Pilots at risk for cosmic cataracts

August 8, 2005

Researchers say they've determined airline pilots are at increased risk of cataracts usually associated with aging as a result of cosmic radiation.

Commercial airline pilots previously were reported to be at increased risk for some cancers, but studies on the biological effects of cosmic radiation exposure were limited, according to the researchers.

Dr. Vilhjalmur Rafnsson of the University of Iceland and his colleagues conducted a case control study involving 445 men to determine whether employment as a pilot is associated with lens opacification.

All participants in the study were 50 years or older and other factors that contribute to cataract risk, including smoking, age and sunbathing, were controlled for in the statistical analysis.

Exposure to cosmic radiation was assessed based on employment time as pilots, annual number of hours flown on each aircraft type, time tables, flight profiles and individual cumulative radiation doses calculated by computer.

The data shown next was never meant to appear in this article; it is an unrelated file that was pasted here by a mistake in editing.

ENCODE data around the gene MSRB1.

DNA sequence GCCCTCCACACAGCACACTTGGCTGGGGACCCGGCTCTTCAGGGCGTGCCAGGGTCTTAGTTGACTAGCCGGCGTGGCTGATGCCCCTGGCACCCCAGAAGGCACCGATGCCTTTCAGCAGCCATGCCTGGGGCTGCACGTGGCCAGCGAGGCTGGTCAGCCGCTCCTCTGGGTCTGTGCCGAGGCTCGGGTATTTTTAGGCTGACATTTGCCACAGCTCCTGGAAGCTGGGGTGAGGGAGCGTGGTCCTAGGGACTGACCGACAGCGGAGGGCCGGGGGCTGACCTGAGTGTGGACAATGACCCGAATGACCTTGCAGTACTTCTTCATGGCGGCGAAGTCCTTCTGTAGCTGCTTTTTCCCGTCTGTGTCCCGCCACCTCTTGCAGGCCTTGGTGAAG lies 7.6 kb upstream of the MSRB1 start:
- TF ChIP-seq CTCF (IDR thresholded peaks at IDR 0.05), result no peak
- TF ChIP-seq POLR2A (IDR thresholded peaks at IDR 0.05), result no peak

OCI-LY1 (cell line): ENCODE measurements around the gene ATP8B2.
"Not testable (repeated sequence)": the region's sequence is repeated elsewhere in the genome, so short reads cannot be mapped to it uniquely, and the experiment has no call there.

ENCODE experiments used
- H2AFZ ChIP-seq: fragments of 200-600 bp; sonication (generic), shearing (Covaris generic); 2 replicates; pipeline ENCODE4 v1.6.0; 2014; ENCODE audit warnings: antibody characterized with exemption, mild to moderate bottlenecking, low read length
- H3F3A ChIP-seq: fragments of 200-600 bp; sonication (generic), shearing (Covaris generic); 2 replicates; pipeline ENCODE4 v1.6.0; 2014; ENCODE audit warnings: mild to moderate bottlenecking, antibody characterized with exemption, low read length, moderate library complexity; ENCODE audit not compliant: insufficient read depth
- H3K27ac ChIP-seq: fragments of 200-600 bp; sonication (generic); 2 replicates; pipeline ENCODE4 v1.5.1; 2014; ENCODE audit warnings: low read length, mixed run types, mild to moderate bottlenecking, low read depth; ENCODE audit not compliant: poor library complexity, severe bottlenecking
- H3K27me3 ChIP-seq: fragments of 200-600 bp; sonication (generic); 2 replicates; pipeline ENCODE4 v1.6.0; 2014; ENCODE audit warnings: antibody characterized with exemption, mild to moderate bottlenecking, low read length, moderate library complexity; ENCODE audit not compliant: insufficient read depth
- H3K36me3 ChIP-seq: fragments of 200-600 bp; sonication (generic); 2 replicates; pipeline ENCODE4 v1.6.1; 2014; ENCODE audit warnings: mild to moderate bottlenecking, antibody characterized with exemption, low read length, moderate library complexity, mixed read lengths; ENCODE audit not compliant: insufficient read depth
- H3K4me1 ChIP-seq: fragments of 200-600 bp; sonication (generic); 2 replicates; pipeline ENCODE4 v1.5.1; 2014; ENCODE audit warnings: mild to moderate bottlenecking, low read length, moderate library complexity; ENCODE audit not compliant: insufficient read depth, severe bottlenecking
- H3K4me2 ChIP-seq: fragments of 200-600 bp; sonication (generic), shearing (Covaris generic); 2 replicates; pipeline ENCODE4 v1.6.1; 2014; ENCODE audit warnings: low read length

"The odds ratio for nuclear cataract risk among cases and controls was 3.02 for pilots compared with non-pilots, adjusted for age, smoking status, and sunbathing habits," the researchers reported.

The study appears in the journal Archives of Ophthalmology.

Copyright 2005 by United Press International

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